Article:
With the immense success and improvements over the last four years, I’ve now converted the spreadsheet workbook into a full-fledged web software, with checklists, strategy templates, client to dos, and firm tasks-called TaxPlanIQ. Having a custom tax software to quote, communicate, and maintain strategies with our clients was a huge competitive advantage.

Example #2: Advising during COVID-19

Another example of showing value is how we helped clients during COVID-19. We set up virtual town halls for clients and prospects on stimulus loans, economic impact payments, and other pressing matters. I will never forget what one client said at the end of the first Zoom town hall: “I now know our business and livelihood will be OK, thanks to you.” We also stumbled across a one-time tax strategy to use called Section 139, which allows businesses to deduct staff members’ personal expenses due to a pandemic. This one idea, alone, can easily save a client $1,000 on every $3,000 in qualified expenditures, and our average client had well over that threshold. We used our time and energy to develop out how to implement this, and hired an attorney to collaborate. We also created templates in taxplanIQ that tracks it all.

Example #3: Communications is king

A final example of showing value stresses the importance of two-way communications. I admit I forgot how much value that adds, and I don’t want you to have the same issue. In a fast-paced, revolutionary practice, mistakes will happen. There is no reward without risk, as we are learning and improving every day to stay ahead.

Recently, a client asked us to complete custom bill pay work on transactions averaging in the millions, and I overquoted him substantially for the work via email. I became overconfident in our assumed value without showing it to him first. The client felt taken advantage of, and I felt like a terrible person. Of course, it was a quick decision to throw a big number out when I was multitasking and it was not intentional. Still, once I simply explained our position and visualized it for them, he assured me nothing had changed from his perspective on our valuable relationship and we could move forward. I appreciated his grace and forgiveness in my flippancy. I should have admitted I didn’t know the right pricing for such a custom service and discussed what a fair rate would be with him.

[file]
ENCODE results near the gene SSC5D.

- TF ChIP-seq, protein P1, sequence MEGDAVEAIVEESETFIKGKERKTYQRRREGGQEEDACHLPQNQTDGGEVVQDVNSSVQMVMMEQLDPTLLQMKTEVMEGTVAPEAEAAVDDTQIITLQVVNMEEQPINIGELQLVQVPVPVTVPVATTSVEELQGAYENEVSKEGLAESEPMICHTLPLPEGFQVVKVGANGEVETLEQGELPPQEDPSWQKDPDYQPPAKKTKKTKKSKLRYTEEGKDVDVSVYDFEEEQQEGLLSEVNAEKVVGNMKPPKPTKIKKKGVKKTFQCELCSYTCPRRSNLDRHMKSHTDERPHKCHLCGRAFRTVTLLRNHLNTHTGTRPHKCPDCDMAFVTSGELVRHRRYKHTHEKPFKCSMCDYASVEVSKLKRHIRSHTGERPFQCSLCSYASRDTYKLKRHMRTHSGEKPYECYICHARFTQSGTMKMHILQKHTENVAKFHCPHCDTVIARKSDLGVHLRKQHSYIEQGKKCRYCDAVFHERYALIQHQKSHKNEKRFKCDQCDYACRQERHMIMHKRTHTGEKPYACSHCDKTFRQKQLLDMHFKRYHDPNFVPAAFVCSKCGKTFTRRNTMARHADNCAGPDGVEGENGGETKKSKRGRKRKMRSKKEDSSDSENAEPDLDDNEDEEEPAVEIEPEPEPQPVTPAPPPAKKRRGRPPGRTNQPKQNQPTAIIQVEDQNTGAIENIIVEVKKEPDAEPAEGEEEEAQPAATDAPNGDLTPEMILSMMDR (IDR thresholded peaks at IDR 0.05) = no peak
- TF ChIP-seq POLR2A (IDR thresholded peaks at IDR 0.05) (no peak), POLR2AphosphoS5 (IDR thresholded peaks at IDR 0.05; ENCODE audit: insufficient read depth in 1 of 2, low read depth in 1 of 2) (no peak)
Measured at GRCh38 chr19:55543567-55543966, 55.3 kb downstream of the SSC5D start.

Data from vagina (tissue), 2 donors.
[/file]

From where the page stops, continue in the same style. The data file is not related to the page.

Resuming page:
The most important thing I’ve learned overall in proving value to a client is that you must openly and honestly verbally communicate the cost and benefits upfront. Sending a bill afterward without warning will still feel like a bomb to unexpecting clients, even if the work is phenomenal. Similarly, becoming too lax and emailing a quote without any substantiation will cause friction. Finally, telling someone your hourly rate will cause frustration because the client has no idea of the number of hours involved. This type of communication, or lack thereof. may be common practice in a traditional firm, but it is not a good best practice.

Trust proves value

I hope these examples show how much value you can tangibly and intangibly show in your firm, while gaining exceptional trust from your clients and making a huge difference in their lives. 

I leave you with one my favorite testimonials from one of our clients:  “People think I am crazy for paying this much money to my CPA, but at the end of the day, it is one of my best investments because I can call them any time, with any crazy question, and you guys will look into it right away and give me the best advice. You are Wonder Women!” – James B